Proper management will help prevent it from happening, but when it does happen chilled calves need immediate attention
Calves that are severely chilled at birth, without immediate assistance to warm and dry them and make sure they ingest colostrum in a timely manner, have poor survival rates. If a calf gets too cold before it suckles, it may not be able to get the teat in his mouth, and does not obtain crucial energy or antibodies it needs. Its ability to absorb antibodies from colostrum also diminishes as it becomes colder.
PREVENTING COLD STRESS
Dr. Charles Stoltenow, associate professor and Extension Livestock Program director, North Dakota State University, says producers need to be prepared for cold weather and minimize cold stress.
“The No. 1 thing we talk about with producers is the effects of wind and wet on calves,” says Stoltenow. “If it’s severely cold we usually don’t have wet conditions.” Dry cold is not as hard on baby calves as being wet.
“Make sure the cow is on an increasing plane of nutrition in late pregnancy, for optimum milk production. Producers need to provide enough windbreaks in the calving area, and good drainage, so there are no puddles. Often calves get hypothermia due to the freeze/thaw cycle. Get calves up off the cold, frozen ground.”
If there’s no old grass, they need bedding. Stoltenow says bedding with straw or old hay will help keep calves warm and it’s often better to sacrifice old hay to keep calves warm, rather than thinking it’s needed to feed cows. “Think preventatively,” he says. “After calves have suffered frostbite, it’s too late. After they’ve been in the rain for three days, it’s too late.”
The main goal is to provide cattle with a clean, dry area to calve. “I am not a big fan of vaccinating the cow to prevent calf scours,” says Stoltenow. “For some producers it may mean they can still allow the calf to come into contact with a contaminated environment. They are not dealing with the main issue. In the battle against cold stress and disease, prevention is important, so you don’t have to skirmish in close quarters. You want to go into battle on your terms, with preventative management.”
Providing proper windbreaks is important. Newborn calves dry quickly, and if they can get up and nurse before they get too chilled, they do fine. Newborn calves can withstand a lot of cold if they are dry and have a good milk supply.
If cows are calving on pasture with windbreaks, they manage fairly well. But if calving in an open drylot, cows may not have a lot of room, and should be provided both windbreaks and cover. Calves need to be up off frozen ground.
“I’m also not a big fan of calving barns,” says Stoltenow. “Congregating all these animals in what we call a pinch point in the system can be detrimental. And if it’s warm in the barn, it will be humid, possibly leading to pneumonia in young calves.
“If you get a pathogen in there like an E. coli, Salmonella, coronavirus or rotavirus, you are exposing all the calves to those. If you are using a calving barns, cleanliness is next to godliness,” he says.
Never leave calves in the barn more than 24 hours, and aim for it to be just long enough to be completely dry and nursing their mothers. Never put a sick animal in the calving barn. Always use a separate facility for the sick ones.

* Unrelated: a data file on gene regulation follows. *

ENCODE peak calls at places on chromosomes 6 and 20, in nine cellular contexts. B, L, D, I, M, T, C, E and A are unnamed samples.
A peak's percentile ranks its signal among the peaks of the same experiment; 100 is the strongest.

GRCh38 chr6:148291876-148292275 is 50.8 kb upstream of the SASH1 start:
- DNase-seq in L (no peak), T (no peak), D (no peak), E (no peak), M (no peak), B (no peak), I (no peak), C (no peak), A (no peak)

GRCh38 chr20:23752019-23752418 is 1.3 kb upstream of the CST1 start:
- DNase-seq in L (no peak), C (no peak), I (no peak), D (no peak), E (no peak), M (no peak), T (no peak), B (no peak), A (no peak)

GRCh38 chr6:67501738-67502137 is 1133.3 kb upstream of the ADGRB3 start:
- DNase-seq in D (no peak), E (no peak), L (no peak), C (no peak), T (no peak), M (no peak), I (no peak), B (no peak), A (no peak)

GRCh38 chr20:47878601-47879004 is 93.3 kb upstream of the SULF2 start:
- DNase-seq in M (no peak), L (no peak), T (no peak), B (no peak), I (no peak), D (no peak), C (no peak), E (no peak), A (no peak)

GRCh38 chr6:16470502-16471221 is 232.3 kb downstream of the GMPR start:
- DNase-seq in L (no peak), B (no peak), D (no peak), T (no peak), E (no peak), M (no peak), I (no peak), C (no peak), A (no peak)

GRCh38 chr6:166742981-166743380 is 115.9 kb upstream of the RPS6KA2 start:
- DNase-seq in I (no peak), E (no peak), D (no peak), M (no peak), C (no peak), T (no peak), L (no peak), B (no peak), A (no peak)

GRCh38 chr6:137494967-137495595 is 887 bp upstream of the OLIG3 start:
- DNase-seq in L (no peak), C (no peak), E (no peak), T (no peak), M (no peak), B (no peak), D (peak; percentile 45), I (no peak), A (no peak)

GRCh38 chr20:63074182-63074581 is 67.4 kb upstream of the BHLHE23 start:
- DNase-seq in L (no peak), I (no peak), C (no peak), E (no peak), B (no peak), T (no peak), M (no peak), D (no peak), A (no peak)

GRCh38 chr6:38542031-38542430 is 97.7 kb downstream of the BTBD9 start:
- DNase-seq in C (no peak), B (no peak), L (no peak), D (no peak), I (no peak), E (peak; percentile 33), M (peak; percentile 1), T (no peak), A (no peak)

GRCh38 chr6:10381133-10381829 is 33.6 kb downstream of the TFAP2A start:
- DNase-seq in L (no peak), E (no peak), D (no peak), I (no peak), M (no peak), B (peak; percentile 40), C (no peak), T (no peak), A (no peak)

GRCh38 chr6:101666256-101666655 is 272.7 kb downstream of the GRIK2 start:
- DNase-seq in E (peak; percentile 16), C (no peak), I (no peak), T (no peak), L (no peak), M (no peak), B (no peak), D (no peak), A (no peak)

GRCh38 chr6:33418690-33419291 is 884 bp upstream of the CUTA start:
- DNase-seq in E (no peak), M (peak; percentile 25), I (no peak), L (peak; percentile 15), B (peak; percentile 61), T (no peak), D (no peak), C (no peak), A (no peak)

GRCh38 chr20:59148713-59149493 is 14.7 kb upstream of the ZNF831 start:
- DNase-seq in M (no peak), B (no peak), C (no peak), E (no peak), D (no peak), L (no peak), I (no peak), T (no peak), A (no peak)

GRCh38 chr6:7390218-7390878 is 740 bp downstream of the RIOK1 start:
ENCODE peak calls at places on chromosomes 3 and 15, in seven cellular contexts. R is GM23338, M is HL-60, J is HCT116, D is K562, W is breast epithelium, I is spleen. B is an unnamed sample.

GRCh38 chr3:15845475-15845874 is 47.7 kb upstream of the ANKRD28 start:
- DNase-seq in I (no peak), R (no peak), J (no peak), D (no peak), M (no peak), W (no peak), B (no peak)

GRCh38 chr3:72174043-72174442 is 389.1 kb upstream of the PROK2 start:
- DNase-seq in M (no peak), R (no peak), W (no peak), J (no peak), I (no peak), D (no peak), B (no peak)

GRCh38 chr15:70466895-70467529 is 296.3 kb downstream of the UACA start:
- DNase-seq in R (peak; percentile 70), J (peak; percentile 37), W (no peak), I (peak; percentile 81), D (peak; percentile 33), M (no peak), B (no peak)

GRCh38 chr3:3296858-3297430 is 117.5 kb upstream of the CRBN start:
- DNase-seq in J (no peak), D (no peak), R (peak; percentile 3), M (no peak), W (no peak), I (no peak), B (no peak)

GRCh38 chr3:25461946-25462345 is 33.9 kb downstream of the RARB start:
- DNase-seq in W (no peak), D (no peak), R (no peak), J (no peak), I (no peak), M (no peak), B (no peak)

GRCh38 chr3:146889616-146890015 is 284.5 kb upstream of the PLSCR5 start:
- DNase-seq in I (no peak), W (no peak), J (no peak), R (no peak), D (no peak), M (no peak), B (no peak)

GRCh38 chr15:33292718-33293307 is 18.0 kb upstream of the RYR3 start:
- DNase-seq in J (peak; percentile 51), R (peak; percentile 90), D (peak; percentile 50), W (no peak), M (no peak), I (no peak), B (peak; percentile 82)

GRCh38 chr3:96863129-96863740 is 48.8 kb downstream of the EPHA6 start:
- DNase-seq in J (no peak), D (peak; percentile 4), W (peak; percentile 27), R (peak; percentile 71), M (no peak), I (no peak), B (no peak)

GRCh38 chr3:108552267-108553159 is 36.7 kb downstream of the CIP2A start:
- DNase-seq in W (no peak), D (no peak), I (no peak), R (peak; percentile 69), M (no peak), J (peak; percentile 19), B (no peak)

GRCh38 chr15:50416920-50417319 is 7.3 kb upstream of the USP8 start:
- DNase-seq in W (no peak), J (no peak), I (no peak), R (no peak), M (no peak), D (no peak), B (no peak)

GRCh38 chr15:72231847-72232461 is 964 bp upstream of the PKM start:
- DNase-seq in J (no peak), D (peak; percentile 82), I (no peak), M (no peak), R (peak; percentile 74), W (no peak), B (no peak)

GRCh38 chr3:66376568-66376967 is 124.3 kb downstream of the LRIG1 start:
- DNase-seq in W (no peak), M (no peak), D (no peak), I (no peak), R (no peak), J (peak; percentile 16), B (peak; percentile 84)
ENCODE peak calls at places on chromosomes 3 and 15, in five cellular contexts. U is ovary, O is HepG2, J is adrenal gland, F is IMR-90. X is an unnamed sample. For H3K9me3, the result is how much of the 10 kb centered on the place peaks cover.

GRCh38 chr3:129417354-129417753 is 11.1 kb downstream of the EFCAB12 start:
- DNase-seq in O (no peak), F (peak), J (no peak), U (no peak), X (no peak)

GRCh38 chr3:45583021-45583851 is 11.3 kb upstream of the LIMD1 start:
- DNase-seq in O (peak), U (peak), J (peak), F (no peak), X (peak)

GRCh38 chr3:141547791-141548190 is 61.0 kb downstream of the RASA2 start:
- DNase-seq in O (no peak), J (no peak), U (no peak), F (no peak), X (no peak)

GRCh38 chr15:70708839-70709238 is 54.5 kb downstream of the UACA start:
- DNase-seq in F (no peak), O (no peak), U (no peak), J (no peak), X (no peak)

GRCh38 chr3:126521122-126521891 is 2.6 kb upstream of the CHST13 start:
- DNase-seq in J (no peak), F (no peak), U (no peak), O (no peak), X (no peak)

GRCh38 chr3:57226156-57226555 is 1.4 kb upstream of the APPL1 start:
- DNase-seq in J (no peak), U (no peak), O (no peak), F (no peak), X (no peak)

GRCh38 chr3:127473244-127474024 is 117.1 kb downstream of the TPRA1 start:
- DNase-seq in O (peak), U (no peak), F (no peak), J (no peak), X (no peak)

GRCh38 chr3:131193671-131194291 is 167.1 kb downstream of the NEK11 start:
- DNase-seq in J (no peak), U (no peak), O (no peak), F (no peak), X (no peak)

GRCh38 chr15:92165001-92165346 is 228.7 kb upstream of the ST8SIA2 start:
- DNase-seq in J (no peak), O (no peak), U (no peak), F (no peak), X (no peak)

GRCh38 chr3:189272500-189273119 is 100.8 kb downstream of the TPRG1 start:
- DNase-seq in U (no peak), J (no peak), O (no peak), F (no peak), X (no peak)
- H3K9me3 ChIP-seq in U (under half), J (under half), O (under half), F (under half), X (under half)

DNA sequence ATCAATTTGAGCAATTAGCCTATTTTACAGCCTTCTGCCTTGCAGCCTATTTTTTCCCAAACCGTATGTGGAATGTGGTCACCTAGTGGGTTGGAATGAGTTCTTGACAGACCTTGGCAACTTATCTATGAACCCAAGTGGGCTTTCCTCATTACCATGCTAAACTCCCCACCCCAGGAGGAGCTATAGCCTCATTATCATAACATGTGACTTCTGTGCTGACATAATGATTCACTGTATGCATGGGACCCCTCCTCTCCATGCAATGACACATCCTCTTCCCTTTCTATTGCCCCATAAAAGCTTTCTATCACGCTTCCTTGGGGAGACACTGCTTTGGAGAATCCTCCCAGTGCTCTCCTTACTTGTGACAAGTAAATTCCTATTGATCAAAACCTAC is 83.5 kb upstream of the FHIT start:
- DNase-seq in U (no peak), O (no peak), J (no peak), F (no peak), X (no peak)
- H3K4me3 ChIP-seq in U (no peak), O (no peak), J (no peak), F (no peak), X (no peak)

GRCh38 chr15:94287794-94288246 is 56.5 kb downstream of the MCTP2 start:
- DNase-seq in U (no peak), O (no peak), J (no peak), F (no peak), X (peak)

WARMING COLD CALVES
If there is the odd case when a calf does get chilled, there are many ways to warm up calves.
“Cold calves have been warmed in pickups, garages, bathtubs, and other facilities,” says Stoltenow. “You can warm a calf with warm water, but the caution here is to use warm water, not hot. Their cold skin is sensitive and you don’t want to burn them, or rub them too much if there’s been frostbite damage.”
Colostrum contains a lot of energy and helps the calf generate body heat. Even if a calf is cold and becoming lethargic, feeding it full colostrum will help it maintain body heat and provide energy to get up and nurse. The temperature of colostrum is about 101.5 degrees, and that in itself has a warming effect on the calf,” says Stoltenow. “All of those things add up to a resilient animal, if we just give him a chance.”
Dr. James England (University of Idaho, Caine Center) says the first option when finding a really cold newborn calf might be to put it on the floor of the pickup with the heater running, especially if it is a long way from the barn or an electricity source.
“The main thing is to get him dried off and warm up his feet and legs,” says England. “In many instances you don’t have hot water available to apply to cold limbs. I usually just stick with warm air and getting the calf dry. If its feet are cold you know the calf is chilled, and you have to get the whole body warm.”
Just breathing warm air, helps a calf to warm. Whether it be in an electrically heated warming box, or the pickup truck heater, “warming the lungs helps warm the body core, which is just as important as warming the extremities,” he says. England has seen some producers with a small heated warming box mounted on the front of the quad, to carry chilled calves until they can get them into a barn.
If calves are frozen, they can be gently rubbed with warm water, and if just chilled hot-water bottles wrapped in towels, electric banket or heating pad can also be used. Gently rub or massage the calf to stimulate circulation.
The key say experts is to get calves dry, up and moving, and good quality colostrum into them within the first two hours of life. †